How can you hope to clearly explain something you yourself do not understand well?
I have found the following line of reasoning is quite convincing for many skeptics:
How hard did precalculus seem when you took it? After taking a semester of calculus, how did your perception change? How about after taking 3 semesters of calculus?
Mathematics is cumulative. The more you learn, the more you reinforce the basics.
By the time you finish the standard sequence of several semesters of calculus, differential equations and linear algebra, you start to find that algebra and the basic precalculus material is equally difficult with basic arithmetic. When first confronted with derivatives, maybe they seemed weird/difficult/tricky, but after a couple of semesters of material building on the basics, taking a derivative is like adding 2 and 2 or breathing.
The point is, the more you know, the more you will consider basic/easy/trivial. When teaching a subject, you want to be able to focus on how you are presenting the material - how to best communicate this to you students. You don't want to be fighting with understanding it yourself.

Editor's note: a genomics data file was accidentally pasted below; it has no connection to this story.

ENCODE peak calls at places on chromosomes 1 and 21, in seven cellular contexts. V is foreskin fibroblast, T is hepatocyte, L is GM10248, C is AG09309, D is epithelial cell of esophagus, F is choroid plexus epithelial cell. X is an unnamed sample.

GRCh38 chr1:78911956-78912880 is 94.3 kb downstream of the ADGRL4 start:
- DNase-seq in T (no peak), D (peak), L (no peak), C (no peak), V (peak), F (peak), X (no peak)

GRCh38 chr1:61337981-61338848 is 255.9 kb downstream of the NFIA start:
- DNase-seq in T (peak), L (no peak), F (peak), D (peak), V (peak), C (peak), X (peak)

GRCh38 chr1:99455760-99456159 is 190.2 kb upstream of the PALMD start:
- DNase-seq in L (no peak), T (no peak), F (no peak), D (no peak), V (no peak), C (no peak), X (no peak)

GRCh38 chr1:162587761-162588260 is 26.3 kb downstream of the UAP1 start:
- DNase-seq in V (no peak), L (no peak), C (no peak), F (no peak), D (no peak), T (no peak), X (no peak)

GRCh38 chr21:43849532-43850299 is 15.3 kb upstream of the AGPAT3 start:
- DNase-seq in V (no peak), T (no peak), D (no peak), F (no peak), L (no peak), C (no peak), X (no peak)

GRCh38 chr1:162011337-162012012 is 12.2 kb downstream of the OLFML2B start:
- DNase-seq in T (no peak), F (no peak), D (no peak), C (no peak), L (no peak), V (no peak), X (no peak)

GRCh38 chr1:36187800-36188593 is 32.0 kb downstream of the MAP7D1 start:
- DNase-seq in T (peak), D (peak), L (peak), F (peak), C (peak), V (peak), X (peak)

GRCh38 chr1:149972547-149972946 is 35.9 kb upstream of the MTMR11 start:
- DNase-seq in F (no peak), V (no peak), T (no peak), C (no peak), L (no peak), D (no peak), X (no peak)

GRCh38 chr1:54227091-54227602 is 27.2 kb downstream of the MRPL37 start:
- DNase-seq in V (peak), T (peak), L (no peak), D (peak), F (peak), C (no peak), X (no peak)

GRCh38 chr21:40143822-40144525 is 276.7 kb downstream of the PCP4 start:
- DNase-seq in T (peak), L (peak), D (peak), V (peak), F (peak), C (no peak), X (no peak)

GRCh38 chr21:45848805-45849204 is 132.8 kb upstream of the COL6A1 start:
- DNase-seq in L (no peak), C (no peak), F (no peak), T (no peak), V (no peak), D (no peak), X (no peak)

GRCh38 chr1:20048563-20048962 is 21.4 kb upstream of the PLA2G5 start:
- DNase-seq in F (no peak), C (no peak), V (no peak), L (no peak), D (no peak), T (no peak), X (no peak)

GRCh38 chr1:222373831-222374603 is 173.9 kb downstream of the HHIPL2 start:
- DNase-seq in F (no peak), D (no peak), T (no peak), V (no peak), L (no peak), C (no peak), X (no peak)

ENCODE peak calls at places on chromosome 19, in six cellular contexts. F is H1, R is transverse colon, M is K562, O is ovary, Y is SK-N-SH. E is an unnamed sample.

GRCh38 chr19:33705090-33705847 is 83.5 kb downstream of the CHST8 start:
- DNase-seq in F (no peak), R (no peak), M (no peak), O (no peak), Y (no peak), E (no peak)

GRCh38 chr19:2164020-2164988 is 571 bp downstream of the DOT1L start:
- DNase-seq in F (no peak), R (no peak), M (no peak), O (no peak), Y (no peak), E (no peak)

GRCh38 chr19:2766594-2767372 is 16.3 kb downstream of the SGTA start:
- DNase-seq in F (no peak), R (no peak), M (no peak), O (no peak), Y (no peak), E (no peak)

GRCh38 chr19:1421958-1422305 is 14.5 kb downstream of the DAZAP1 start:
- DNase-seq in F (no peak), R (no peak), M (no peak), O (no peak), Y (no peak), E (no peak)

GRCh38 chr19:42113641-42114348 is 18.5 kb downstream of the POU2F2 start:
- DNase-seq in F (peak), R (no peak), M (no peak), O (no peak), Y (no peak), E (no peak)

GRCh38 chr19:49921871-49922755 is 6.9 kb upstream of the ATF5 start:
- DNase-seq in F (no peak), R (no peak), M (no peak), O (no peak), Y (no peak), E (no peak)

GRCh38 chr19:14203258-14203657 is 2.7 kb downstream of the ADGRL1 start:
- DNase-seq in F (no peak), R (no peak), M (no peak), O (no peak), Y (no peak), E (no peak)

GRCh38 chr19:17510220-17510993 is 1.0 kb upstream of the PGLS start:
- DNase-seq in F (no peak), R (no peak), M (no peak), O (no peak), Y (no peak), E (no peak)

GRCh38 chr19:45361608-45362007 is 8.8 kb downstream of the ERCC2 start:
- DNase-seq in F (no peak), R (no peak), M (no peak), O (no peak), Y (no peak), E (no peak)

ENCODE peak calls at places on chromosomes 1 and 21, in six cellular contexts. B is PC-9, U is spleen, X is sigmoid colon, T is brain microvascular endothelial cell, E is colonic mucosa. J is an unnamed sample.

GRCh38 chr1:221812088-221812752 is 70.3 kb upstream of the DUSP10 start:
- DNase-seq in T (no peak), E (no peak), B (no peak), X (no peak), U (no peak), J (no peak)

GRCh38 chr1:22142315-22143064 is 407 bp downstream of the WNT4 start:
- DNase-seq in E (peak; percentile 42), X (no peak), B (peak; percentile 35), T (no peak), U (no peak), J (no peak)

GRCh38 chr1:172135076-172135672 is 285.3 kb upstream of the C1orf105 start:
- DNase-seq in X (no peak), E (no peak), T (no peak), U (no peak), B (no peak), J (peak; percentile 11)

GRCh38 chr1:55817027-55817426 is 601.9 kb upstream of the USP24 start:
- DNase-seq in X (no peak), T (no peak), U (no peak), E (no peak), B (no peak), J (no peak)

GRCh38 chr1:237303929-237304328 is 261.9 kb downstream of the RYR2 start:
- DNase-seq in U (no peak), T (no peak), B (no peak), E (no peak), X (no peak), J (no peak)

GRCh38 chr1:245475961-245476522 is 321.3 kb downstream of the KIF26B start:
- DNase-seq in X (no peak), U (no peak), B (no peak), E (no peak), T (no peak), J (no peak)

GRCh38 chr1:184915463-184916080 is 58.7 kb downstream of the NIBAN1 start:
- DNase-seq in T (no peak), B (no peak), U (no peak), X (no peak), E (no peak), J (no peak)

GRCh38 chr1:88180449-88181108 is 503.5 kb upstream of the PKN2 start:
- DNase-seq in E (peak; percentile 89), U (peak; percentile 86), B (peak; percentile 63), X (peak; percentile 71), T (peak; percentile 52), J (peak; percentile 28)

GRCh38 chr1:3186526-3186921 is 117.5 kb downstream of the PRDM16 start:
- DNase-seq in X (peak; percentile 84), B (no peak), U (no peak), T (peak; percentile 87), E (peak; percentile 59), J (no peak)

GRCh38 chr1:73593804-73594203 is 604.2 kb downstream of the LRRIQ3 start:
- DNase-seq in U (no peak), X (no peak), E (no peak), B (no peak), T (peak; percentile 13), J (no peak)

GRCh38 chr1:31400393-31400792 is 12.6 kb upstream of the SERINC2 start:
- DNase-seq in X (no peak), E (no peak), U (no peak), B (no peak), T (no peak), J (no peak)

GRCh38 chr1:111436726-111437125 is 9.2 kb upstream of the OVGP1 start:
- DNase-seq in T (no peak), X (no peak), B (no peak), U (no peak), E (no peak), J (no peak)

Along the same lines, the more you know, the better perspective you have as to why different topics are important. The more math you learn, the better you will be armed when confronted with a skeptical student of your own who asks, "Why do I need to learn this?"
Admittedly modern algebra as taught at most universities is a hard sell for you typical unmotivated future highschool teacher (why you would enter such a profession half-hearted, I do not know, but it seems common). If you focus on ring theory, you have a chance at selling the connections to factorization and the like. Groups are trickier because, honestly, that specific material may very well be completely unapplicable. However, students who spend a semester really engaging their modern algebra (or any other proof oriented) class should leave with at the very least bullet proof logic skills. This of course is of immeasurable value when teaching mathematics.
Anyway, that's how I've approached this topic with many students (and been successful as far as I can tell).